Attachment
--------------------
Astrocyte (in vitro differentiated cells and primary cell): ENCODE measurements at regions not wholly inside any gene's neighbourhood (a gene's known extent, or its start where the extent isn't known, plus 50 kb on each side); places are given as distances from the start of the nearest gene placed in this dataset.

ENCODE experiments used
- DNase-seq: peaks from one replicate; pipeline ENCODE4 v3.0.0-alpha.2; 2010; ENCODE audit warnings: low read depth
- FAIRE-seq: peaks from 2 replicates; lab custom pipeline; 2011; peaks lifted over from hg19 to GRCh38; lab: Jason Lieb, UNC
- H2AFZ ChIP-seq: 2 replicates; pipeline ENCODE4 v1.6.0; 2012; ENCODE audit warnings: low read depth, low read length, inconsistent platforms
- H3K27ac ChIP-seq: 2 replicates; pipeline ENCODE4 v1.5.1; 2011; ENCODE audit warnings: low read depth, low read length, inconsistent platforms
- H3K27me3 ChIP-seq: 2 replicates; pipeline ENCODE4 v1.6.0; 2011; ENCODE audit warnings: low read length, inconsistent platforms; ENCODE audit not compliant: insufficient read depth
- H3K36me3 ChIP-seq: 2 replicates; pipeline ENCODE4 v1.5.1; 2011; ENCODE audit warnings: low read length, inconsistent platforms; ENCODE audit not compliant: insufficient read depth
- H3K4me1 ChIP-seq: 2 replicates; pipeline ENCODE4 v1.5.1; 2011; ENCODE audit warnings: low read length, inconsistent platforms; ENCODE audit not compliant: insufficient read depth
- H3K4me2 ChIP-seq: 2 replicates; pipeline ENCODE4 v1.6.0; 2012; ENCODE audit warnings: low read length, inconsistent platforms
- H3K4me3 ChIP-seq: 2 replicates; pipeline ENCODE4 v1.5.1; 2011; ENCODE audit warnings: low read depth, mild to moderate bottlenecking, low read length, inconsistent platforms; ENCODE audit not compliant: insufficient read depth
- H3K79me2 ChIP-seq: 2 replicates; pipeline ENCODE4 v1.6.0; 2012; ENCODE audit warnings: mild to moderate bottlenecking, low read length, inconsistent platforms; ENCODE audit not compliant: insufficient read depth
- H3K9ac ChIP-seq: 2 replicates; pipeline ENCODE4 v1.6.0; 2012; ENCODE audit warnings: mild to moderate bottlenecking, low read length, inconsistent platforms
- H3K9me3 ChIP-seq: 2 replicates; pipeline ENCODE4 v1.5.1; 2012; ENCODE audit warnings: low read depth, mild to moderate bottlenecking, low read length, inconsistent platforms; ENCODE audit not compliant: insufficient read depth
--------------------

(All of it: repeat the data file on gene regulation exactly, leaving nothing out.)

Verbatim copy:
Astrocyte (in vitro differentiated cells and primary cell): ENCODE measurements at regions not wholly inside any gene's neighbourhood (a gene's known extent, or its start where the extent isn't known, plus 50 kb on each side); places are given as distances from the start of the nearest gene placed in this dataset.

ENCODE experiments used
- DNase-seq: peaks from one replicate; pipeline ENCODE4 v3.0.0-alpha.2; 2010; ENCODE audit warnings: low read depth
- FAIRE-seq: peaks from 2 replicates; lab custom pipeline; 2011; peaks lifted over from hg19 to GRCh38; lab: Jason Lieb, UNC
- H2AFZ ChIP-seq: 2 replicates; pipeline ENCODE4 v1.6.0; 2012; ENCODE audit warnings: low read depth, low read length, inconsistent platforms
- H3K27ac ChIP-seq: 2 replicates; pipeline ENCODE4 v1.5.1; 2011; ENCODE audit warnings: low read depth, low read length, inconsistent platforms
- H3K27me3 ChIP-seq: 2 replicates; pipeline ENCODE4 v1.6.0; 2011; ENCODE audit warnings: low read length, inconsistent platforms; ENCODE audit not compliant: insufficient read depth
- H3K36me3 ChIP-seq: 2 replicates; pipeline ENCODE4 v1.5.1; 2011; ENCODE audit warnings: low read length, inconsistent platforms; ENCODE audit not compliant: insufficient read depth
- H3K4me1 ChIP-seq: 2 replicates; pipeline ENCODE4 v1.5.1; 2011; ENCODE audit warnings: low read length, inconsistent platforms; ENCODE audit not compliant: insufficient read depth
- H3K4me2 ChIP-seq: 2 replicates; pipeline ENCODE4 v1.6.0; 2012; ENCODE audit warnings: low read length, inconsistent platforms
- H3K4me3 ChIP-seq: 2 replicates; pipeline ENCODE4 v1.5.1; 2011; ENCODE audit warnings: low read depth, mild to moderate bottlenecking, low read length, inconsistent platforms; ENCODE audit not compliant: insufficient read depth
- H3K79me2 ChIP-seq: 2 replicates; pipeline ENCODE4 v1.6.0; 2012; ENCODE audit warnings: mild to moderate bottlenecking, low read length, inconsistent platforms; ENCODE audit not compliant: insufficient read depth
- H3K9ac ChIP-seq: 2 replicates; pipeline ENCODE4 v1.6.0; 2012; ENCODE audit warnings: mild to moderate bottlenecking, low read length, inconsistent platforms
- H3K9me3 ChIP-seq: 2 replicates; pipeline ENCODE4 v1.5.1; 2012; ENCODE audit warnings: low read depth, mild to moderate bottlenecking, low read length, inconsistent platforms; ENCODE audit not compliant: insufficient read depth